Public knowledge, private ignorance by Patrick Wilson is one of those fascinating books that reads as if it had been written yesterday, but in fact was written in 1977. In what struck me as such a contemporary theme, he discusses the importance of personal contacts and trusted authorities as sources of knowledge – a theme that has returned with a vengeance in the form of “social search” and leveraging social networks for recommendations etc. A wonderful example of this was given to me by a friend last night who told me about how their archives division suddenly gained recognition when the new media lot realised they needed metadata for their rapidly growing digital repositories. The new media folks were in a panic until the talked to the librarians and archivists and realised they had already worked out – and been assiduously cataloguing all the digital assets. Without that personal contact, the new media folk might have ended up building their own catalogue, and duplicating all that work! It’s a sadly familiar story even in these days of information abundance when you’d think such communication would be easy, but even the problem of how to make sure “public” knowledge is actually used is nothing new. Wilson quotes Lord Rayleigh at a meeting of the British Association of the Advancement of Science in1884 (yes – eighteen eighty four – it’s not a typo) as noting how much scientific knowledge was published but unread, saying “It is often forgotten that the rediscovery in the library may be a more difficult and uncertain process than the first discovery in the laboratory”. Wilson points out that “knowledge existing only ‘in the literature’ is no different from knowledge possessed by undiscoverable or inaccessible individuals”.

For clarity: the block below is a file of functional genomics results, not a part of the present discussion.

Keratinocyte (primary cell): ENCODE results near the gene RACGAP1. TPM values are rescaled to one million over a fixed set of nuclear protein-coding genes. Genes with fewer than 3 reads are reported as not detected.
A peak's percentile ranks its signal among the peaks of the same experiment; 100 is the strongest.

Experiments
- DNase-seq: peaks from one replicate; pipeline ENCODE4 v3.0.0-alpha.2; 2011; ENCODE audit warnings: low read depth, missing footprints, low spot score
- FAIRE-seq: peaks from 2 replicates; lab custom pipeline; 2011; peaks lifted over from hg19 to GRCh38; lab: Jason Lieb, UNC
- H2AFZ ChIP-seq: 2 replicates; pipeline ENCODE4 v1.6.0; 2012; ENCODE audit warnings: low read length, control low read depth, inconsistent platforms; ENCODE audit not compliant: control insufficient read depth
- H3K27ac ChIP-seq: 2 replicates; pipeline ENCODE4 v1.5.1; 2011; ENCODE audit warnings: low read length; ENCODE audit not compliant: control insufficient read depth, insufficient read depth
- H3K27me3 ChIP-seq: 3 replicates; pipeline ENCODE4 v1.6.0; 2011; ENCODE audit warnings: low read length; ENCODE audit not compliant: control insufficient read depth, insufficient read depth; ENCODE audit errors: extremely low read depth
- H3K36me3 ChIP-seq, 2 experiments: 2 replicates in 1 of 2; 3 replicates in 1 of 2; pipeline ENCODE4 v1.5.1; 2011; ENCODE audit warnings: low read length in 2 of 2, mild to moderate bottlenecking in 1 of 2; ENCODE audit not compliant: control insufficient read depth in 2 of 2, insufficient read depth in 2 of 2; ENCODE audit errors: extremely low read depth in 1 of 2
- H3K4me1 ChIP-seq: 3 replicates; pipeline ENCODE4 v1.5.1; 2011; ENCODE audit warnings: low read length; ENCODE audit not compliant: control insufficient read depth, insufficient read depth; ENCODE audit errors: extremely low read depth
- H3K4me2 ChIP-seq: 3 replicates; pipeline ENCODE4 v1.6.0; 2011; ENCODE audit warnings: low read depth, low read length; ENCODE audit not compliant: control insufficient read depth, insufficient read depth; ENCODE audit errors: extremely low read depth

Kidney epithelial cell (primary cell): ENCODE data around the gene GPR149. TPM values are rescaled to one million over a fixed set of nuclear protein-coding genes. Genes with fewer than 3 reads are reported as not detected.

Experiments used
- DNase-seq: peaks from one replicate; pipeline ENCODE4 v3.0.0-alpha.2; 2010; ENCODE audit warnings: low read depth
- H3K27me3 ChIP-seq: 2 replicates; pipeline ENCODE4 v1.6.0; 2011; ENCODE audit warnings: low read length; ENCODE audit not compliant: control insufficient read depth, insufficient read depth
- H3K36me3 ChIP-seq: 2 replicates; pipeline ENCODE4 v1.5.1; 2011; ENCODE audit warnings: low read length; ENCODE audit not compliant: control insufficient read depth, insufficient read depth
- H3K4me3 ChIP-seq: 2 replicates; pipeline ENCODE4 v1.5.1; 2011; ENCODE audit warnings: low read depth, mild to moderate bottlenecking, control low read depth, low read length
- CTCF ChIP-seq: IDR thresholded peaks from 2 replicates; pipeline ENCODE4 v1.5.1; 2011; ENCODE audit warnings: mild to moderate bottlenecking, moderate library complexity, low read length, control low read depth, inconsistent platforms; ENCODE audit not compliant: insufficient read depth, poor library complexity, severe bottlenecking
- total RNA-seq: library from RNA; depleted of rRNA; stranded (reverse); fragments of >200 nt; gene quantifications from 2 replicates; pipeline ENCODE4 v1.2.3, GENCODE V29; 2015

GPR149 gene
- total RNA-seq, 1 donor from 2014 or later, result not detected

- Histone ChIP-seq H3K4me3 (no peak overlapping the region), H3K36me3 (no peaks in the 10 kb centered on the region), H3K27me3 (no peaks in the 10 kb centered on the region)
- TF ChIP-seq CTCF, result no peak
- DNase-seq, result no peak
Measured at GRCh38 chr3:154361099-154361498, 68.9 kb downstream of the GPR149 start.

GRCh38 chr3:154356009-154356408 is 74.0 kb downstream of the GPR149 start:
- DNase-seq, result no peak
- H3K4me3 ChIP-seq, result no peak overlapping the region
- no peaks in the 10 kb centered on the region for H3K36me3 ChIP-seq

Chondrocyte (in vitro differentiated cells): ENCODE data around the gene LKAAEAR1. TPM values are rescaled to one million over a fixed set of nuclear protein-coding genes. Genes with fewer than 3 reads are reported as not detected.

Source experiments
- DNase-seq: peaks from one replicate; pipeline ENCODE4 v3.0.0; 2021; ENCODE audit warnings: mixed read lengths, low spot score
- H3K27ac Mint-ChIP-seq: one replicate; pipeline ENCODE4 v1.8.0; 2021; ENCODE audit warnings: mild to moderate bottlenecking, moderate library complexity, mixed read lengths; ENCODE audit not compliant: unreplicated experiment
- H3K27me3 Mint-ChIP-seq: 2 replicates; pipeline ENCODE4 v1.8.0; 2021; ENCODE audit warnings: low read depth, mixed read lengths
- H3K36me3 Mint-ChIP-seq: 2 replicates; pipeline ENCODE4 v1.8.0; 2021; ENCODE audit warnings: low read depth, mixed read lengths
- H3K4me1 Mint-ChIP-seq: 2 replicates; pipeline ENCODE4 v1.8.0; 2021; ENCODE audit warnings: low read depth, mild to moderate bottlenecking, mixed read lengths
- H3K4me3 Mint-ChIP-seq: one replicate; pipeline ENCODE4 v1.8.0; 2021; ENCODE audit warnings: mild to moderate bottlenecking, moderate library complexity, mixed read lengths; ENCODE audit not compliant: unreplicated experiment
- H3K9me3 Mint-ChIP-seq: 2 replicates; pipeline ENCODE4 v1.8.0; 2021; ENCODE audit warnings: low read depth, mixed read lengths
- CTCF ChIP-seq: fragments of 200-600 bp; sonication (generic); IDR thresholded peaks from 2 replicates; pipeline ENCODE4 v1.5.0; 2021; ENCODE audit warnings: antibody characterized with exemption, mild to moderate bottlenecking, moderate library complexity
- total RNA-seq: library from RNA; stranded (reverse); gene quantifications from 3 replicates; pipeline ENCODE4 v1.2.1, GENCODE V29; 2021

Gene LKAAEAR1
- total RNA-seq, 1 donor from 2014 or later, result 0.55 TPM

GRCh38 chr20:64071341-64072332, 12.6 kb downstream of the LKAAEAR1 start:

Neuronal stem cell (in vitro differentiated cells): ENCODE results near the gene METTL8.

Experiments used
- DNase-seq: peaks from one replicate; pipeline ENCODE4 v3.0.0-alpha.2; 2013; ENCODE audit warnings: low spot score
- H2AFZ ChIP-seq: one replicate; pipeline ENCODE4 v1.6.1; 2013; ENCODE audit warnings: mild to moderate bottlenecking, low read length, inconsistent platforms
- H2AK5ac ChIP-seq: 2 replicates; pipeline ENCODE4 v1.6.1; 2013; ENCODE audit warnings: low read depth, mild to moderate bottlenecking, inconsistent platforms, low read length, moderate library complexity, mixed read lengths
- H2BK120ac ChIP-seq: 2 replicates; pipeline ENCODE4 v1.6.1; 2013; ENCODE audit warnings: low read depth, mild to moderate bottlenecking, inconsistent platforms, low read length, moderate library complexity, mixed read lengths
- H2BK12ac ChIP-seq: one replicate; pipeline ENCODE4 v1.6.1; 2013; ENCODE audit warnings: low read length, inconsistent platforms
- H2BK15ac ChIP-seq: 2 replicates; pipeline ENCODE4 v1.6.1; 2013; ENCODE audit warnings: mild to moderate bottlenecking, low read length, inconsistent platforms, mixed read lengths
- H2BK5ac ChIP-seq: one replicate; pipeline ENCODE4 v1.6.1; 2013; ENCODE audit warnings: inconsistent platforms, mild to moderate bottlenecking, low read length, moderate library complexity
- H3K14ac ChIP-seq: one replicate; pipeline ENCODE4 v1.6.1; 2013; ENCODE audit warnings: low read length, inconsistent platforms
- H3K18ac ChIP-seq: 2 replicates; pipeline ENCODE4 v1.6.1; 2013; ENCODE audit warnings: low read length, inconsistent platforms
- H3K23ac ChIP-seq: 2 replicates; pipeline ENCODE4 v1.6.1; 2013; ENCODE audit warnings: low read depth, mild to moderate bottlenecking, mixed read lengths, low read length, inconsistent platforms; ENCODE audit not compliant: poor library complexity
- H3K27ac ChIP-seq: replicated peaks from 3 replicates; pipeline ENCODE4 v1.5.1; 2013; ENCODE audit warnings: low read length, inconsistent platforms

Wilson also claims that “where there is knowledge, there must be a knower”, which struck me as a challenge to notions that publishing alone – whether it be tweets or academic research papers – is only half the battle. This reinforces to me the absolute fundamentalness of findability and serving the needs of the user both within individual publications and across the whole of our “public” digital repositories. Again, this is nothing new. Way back in the 19th century Charles Cutter was anxious to serve library users better, Grace Kelley (disambiguated from the other one by the extra “e”!) in 1937 was what we would now refer to as a “usability evangelist” and both Ranganathan (1959) and Bliss (1935) had a passion for getting the right information out to the right people.
As Computer Science from the 1970s took over much of information retrieval and then with commercial products being heavily marketed, I worry that this sort of passion has been lost in a blur of what you can get an algorithm to do, rather than what people actually need. As Wilson says “we do not make knowledge available simply by making available documents in which knowledge is represented”. Google is wonderful, but that is, essentially, all it does. Of course the more sophisticated programmatic tools we have the better, but as information providers we should never be afraid to say “this gets us so far, but not far enough”. We need to keep reminding everyone that it is the minds of the knowers and potential knowers we need to be serving and so we should not be afraid to keep demanding ever more sophisticated systems that are mixed, variable, and downright difficult to automate.